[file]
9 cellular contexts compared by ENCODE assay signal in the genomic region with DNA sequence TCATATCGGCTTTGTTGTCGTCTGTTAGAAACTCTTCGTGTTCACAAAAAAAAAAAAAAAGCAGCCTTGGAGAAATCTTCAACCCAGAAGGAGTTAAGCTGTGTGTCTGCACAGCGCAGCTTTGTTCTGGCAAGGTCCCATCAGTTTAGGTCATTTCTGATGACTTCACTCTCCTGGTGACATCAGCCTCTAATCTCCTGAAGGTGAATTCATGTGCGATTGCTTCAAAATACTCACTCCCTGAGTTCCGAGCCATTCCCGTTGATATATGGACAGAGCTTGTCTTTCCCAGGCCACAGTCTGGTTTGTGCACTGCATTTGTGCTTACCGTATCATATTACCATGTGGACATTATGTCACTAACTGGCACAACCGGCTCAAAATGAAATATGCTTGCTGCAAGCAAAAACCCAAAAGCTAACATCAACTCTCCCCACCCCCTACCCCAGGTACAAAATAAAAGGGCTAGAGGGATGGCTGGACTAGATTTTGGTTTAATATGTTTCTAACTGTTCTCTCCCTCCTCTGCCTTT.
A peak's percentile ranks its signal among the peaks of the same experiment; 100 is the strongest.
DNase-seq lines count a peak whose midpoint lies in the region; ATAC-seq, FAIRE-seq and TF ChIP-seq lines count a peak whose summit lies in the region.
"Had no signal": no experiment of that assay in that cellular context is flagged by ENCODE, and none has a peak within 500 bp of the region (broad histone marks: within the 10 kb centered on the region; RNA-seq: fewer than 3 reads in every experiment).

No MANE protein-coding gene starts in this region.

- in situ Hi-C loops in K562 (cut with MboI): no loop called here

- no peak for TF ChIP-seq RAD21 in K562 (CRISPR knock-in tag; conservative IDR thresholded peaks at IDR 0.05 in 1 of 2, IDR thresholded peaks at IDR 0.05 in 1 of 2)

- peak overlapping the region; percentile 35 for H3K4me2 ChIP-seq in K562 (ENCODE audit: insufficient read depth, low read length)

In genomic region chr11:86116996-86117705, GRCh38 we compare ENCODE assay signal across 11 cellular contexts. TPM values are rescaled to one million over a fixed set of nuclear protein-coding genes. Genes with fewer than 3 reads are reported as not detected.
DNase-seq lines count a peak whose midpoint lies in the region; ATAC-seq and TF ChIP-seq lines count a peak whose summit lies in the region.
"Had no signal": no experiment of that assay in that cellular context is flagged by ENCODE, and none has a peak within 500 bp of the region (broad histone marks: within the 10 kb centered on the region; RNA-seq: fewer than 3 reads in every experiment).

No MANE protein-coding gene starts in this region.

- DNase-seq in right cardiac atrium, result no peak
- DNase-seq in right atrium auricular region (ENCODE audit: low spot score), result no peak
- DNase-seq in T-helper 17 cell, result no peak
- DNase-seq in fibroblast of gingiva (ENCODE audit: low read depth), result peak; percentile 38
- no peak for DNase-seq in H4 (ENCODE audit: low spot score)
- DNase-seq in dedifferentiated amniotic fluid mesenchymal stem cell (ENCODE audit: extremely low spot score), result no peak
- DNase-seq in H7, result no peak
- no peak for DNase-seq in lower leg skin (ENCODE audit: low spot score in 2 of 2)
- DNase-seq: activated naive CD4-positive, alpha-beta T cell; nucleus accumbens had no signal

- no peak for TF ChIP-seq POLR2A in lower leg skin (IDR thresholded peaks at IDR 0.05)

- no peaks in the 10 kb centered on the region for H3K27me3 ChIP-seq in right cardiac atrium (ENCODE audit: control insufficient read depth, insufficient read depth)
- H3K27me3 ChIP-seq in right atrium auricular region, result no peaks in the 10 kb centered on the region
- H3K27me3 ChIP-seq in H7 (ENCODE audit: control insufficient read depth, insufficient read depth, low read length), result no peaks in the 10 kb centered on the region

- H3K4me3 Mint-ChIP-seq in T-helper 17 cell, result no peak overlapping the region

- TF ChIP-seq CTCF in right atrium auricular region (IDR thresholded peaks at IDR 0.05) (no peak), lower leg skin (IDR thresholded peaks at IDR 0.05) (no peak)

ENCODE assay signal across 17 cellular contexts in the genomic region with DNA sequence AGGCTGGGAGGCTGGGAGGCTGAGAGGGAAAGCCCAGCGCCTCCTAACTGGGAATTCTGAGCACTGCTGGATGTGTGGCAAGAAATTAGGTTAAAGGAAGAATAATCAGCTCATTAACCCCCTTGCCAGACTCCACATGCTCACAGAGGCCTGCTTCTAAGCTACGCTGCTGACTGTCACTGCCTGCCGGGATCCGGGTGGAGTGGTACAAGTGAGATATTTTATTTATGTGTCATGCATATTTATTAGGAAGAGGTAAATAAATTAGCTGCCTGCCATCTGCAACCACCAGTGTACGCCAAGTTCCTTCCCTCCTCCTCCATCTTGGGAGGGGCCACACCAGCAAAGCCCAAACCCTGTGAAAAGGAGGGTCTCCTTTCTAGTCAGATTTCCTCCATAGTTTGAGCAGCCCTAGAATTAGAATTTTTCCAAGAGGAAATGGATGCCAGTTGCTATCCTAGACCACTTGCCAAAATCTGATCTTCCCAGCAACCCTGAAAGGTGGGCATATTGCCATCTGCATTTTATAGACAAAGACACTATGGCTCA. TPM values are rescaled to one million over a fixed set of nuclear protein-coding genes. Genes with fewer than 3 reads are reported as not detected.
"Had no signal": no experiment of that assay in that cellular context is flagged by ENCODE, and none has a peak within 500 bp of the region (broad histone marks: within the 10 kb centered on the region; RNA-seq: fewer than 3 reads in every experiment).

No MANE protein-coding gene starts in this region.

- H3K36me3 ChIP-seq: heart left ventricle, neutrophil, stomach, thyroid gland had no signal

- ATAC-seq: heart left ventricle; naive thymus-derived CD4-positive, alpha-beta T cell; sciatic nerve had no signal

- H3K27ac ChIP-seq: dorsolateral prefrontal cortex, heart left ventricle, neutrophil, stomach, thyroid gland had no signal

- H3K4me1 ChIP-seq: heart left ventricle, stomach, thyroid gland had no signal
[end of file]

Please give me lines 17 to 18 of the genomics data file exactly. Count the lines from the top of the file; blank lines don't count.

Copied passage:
- no peak for DNase-seq in H4 (ENCODE audit: low spot score)
- DNase-seq in dedifferentiated amniotic fluid mesenchymal stem cell (ENCODE audit: extremely low spot score), result no peak